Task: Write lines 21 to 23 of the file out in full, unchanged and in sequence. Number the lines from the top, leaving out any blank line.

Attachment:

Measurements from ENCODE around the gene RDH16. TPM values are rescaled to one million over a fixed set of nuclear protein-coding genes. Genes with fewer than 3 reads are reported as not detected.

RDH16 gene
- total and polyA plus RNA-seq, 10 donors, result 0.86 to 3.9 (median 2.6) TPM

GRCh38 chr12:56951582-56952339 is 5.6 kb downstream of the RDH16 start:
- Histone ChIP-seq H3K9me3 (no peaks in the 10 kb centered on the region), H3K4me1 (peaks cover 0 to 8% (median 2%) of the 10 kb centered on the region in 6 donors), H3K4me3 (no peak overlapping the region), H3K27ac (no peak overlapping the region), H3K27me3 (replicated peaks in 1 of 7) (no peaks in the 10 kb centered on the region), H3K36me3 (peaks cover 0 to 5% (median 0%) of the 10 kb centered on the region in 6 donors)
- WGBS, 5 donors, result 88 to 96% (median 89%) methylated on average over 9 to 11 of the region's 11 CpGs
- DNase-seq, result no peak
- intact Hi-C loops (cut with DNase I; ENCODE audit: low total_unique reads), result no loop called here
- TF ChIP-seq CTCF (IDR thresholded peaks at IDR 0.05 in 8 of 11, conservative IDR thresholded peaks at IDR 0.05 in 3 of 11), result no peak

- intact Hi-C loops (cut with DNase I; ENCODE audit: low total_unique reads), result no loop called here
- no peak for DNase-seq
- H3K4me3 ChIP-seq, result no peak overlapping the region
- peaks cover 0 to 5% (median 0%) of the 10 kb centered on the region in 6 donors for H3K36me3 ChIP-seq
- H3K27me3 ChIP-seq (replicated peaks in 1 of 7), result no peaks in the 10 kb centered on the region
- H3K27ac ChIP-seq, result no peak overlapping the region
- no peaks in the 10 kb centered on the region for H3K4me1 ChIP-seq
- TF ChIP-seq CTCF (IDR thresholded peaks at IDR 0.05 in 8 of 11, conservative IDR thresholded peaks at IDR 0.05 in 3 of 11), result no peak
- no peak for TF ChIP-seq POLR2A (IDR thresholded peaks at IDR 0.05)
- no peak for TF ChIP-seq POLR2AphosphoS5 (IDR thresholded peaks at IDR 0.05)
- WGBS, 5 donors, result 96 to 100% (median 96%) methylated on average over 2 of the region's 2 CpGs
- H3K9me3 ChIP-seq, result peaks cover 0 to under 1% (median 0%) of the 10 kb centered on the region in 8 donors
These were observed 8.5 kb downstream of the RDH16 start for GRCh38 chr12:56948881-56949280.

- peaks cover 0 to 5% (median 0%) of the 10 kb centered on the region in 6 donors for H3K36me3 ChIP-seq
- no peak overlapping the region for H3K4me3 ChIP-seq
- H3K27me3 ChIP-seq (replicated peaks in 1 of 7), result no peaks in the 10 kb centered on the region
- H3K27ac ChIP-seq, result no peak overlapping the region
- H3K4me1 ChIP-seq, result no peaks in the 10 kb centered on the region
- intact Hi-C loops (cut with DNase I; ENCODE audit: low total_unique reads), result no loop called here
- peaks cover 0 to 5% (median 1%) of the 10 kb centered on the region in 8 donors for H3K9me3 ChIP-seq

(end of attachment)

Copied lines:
- H3K9me3 ChIP-seq, result peaks cover 0 to under 1% (median 0%) of the 10 kb centered on the region in 8 donors
These were observed 8.5 kb downstream of the RDH16 start for GRCh38 chr12:56948881-56949280.

- peaks cover 0 to 5% (median 0%) of the 10 kb centered on the region in 6 donors for H3K36me3 ChIP-seq